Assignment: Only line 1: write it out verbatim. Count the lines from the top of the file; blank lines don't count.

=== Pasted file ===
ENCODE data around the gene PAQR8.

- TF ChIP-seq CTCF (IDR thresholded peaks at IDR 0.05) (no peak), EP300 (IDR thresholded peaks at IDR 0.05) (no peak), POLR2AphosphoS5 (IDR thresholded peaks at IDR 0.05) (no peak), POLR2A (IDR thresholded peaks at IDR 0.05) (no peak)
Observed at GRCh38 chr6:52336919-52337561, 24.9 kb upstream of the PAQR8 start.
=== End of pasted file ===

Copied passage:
ENCODE data around the gene PAQR8.